A New Jersey family’s history told through dozens of quilts

Dorothy Talavera of Delanco, N.J., can stand over any one of her dozens of quilts and tell you when it was made, who made it and the history behind its design.

Just like in a photograph, Talavera says, a moment of history gets captured in each colorful pattern.

“These quilts represent not only a bond with people whose lives were not all that different from mine, but just how they could take what little they had and turn them into something as beautiful as these quilts,” Talavera said.

On Sunday, Talavera will share a portion of her family’s history at the Camden County Historical Society as part of the new exhibit “An Unbroken Chain: Five Generations of Camden Quilts.”

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The quilts, all with a different story to tell, go as far back as the 1880s. The oldest quilts were made by Talavera’s great grandmother, who lived just blocks away from the current location of the Camden County Historical Society.

Instead of simply hanging the quilts or placing them on a table, Talavera says they will be placed throughout the historical society as if they were in her own home.

“We’re excited about having a chance to really play with the antiques that are here in the museum as well as being able to show both old and modern quilts in that setting,” she said.

One of the quilts made by her grandmother was folded away in a trunk for 100 years until the 1990s, when Talavera says she took the quilt top and quilted it.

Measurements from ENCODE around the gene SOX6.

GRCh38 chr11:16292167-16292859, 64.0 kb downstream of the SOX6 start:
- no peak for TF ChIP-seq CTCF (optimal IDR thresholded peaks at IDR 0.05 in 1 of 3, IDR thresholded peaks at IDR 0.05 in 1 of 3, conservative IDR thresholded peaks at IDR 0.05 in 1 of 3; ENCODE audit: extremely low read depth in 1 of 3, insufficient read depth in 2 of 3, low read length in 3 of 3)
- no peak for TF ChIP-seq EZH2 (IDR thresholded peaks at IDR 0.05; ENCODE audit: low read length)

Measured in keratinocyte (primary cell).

“Quilt purists will be horrified by that, but I thought, you’ve got to use them, they’re not doing any good sitting in a trunk somewhere.”

The product of the work of great grandmother and granddaughter was sent to Talavera’s brother as a gift.

Most of Talvara’s quilts have ended up as gifts, but Talavara says she keeps a select few close by.

“The ones that I keep are the ones made by my mother and my grandmother and my great grandmother.”

The family chain of quilters has continued on down to Talavera’s daughter, Emily Kreifels, who made a quilt for her son.

Talavera believes her quilts are art, and she’s excited to know that others will be able to enjoy the same history and the same stories that go along with each pattern.

“I hope they get excited about an art form, because these really are art, I hope they realize in the continuity what this represents, and maybe they will look at some of the things that they’ve got from their own families in a little bit different light.

Sunday’s exhibit begins at 2 p.m. at the Camden County Historical Society.

Since Talavera has quilts to relive important moments in her family’s history, we wondered what you have to remember your family? Is there a special photo you keep close by, maybe a baby blanket or piece of clothing you’ve saved? Tell us about your family history in the comments section below.

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